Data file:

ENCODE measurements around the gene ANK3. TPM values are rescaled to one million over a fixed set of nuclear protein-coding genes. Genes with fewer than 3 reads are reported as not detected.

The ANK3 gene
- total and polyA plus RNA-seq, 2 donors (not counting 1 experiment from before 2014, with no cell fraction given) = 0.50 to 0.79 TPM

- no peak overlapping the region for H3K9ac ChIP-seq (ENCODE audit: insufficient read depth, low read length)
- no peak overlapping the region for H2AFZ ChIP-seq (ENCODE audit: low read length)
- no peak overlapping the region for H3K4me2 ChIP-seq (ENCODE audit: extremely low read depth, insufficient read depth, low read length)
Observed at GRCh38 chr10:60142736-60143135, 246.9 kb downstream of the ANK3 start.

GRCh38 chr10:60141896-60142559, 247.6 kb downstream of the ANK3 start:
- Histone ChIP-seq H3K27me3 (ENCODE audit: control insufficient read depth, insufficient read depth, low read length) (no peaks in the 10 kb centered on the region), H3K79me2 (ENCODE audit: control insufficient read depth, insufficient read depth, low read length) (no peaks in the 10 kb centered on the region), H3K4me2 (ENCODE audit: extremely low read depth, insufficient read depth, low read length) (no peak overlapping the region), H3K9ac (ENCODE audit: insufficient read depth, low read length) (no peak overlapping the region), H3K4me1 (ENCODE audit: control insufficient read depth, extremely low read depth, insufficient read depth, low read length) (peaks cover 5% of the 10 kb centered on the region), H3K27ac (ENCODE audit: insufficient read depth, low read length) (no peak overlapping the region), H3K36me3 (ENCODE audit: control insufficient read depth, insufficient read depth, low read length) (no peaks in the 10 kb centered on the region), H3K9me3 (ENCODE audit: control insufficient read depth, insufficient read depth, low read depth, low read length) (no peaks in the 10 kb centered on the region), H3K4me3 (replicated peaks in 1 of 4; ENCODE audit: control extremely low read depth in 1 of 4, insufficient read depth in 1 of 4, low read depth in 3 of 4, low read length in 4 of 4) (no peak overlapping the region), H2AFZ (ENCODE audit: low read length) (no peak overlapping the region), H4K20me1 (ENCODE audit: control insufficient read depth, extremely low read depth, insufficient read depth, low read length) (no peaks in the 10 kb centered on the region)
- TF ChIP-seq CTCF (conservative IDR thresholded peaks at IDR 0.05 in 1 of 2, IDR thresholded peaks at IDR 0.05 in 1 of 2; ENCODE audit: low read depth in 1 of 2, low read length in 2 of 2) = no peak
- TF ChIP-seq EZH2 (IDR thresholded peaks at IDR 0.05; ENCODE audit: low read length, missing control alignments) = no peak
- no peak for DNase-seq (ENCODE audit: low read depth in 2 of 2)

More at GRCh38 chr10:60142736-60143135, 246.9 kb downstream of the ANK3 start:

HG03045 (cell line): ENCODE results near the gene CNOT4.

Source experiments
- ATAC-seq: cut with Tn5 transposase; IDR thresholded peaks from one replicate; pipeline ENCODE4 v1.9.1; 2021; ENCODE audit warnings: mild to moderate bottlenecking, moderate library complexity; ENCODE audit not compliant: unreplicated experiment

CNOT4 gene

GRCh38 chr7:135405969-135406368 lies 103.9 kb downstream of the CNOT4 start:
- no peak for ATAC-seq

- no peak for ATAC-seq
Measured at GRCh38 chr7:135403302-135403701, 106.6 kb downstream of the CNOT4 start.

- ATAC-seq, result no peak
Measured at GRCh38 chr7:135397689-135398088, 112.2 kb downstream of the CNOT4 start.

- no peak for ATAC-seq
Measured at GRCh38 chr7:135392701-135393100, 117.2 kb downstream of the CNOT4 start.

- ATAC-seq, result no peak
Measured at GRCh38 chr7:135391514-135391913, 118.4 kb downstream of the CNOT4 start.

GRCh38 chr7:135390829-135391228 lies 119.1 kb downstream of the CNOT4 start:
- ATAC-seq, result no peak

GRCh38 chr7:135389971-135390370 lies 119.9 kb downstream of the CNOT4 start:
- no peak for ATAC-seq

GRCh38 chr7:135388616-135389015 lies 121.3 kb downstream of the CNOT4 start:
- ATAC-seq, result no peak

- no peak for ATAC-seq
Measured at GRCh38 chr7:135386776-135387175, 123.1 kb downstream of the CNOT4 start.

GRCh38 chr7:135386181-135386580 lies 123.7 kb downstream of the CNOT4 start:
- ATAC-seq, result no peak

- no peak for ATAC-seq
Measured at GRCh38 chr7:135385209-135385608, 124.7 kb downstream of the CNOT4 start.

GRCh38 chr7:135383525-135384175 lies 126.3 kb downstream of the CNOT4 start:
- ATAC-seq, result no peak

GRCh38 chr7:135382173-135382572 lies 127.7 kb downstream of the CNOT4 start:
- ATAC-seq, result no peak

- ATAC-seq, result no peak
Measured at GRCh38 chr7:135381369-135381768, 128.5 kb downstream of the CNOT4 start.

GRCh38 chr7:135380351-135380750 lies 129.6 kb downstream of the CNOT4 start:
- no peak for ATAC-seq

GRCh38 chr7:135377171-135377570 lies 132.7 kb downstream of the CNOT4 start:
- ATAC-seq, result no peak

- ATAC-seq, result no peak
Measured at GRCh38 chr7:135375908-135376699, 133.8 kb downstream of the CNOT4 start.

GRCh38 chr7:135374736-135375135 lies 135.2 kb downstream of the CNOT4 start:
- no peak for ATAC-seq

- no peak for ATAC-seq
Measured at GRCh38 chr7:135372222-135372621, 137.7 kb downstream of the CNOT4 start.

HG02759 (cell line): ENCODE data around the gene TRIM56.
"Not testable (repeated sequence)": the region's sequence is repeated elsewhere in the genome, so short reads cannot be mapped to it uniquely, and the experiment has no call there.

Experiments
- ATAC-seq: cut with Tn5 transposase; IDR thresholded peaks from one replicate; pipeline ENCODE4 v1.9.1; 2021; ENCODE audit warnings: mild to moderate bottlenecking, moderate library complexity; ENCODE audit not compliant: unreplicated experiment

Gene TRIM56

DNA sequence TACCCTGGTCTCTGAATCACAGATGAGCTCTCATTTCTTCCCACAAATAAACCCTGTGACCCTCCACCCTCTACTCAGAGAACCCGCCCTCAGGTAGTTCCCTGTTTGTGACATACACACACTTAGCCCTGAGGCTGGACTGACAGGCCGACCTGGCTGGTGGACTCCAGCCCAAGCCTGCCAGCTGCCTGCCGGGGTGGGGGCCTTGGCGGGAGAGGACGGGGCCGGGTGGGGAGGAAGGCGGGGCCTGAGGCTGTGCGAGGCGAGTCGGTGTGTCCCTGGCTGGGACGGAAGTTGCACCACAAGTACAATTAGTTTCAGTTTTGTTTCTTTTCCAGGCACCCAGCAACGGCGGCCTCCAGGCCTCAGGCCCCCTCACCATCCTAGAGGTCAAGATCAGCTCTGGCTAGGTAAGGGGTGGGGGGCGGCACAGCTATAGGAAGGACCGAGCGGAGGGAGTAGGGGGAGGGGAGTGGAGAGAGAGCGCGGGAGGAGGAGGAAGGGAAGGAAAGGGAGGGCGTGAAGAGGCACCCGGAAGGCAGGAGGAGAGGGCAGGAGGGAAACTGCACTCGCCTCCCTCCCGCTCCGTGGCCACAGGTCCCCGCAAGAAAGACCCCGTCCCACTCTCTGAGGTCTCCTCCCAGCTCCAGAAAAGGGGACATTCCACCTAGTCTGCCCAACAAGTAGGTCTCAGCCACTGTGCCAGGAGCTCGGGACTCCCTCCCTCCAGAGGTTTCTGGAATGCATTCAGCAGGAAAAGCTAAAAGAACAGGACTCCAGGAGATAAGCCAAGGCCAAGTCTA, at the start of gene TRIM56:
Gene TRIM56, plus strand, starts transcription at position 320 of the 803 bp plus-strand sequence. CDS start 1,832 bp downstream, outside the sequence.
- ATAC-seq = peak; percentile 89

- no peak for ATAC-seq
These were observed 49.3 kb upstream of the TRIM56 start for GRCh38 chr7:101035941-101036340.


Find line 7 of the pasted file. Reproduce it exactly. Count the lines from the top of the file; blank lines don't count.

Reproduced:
Observed at GRCh38 chr10:60142736-60143135, 246.9 kb downstream of the ANK3 start.